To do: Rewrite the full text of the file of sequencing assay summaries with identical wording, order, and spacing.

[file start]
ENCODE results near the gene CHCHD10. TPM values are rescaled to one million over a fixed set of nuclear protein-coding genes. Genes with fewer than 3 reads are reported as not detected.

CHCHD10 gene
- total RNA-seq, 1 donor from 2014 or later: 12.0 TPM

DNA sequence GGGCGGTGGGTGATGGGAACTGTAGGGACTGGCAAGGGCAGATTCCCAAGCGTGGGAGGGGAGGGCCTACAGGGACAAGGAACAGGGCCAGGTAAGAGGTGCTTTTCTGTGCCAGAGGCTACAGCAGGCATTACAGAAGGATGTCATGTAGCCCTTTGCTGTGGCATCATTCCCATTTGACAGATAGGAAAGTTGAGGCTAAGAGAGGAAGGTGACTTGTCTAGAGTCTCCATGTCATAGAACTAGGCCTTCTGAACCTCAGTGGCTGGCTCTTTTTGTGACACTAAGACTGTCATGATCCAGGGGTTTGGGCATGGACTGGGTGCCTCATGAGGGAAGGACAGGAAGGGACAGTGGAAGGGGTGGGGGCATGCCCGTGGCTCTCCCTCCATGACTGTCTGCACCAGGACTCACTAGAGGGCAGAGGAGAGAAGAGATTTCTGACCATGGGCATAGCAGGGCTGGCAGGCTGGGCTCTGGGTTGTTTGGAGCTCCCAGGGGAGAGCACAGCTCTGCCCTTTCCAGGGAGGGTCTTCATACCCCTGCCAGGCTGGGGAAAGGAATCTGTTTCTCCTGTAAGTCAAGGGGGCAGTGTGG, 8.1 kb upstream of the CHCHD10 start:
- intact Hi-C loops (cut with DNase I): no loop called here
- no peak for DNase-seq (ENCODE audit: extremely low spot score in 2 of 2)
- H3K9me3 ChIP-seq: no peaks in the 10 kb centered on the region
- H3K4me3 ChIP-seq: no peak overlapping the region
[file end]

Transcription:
ENCODE results near the gene CHCHD10. TPM values are rescaled to one million over a fixed set of nuclear protein-coding genes. Genes with fewer than 3 reads are reported as not detected.

CHCHD10 gene
- total RNA-seq, 1 donor from 2014 or later: 12.0 TPM

DNA sequence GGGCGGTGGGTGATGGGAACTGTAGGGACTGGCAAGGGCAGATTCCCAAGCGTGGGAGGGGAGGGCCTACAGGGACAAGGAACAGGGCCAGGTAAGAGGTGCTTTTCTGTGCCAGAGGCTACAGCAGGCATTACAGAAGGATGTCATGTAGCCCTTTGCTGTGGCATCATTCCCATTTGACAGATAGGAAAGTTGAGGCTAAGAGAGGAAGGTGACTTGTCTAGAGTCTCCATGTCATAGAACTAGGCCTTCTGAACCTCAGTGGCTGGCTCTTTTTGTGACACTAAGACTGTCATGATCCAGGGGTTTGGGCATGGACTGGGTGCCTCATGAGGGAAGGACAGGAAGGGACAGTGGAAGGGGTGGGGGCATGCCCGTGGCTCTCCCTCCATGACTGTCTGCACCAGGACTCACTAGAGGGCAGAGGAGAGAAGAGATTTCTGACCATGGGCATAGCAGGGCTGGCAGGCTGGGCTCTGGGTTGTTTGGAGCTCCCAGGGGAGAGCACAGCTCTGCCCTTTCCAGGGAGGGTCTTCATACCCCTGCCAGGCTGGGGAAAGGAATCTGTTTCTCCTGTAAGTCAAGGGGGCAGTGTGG, 8.1 kb upstream of the CHCHD10 start:
- intact Hi-C loops (cut with DNase I): no loop called here
- no peak for DNase-seq (ENCODE audit: extremely low spot score in 2 of 2)
- H3K9me3 ChIP-seq: no peaks in the 10 kb centered on the region
- H3K4me3 ChIP-seq: no peak overlapping the region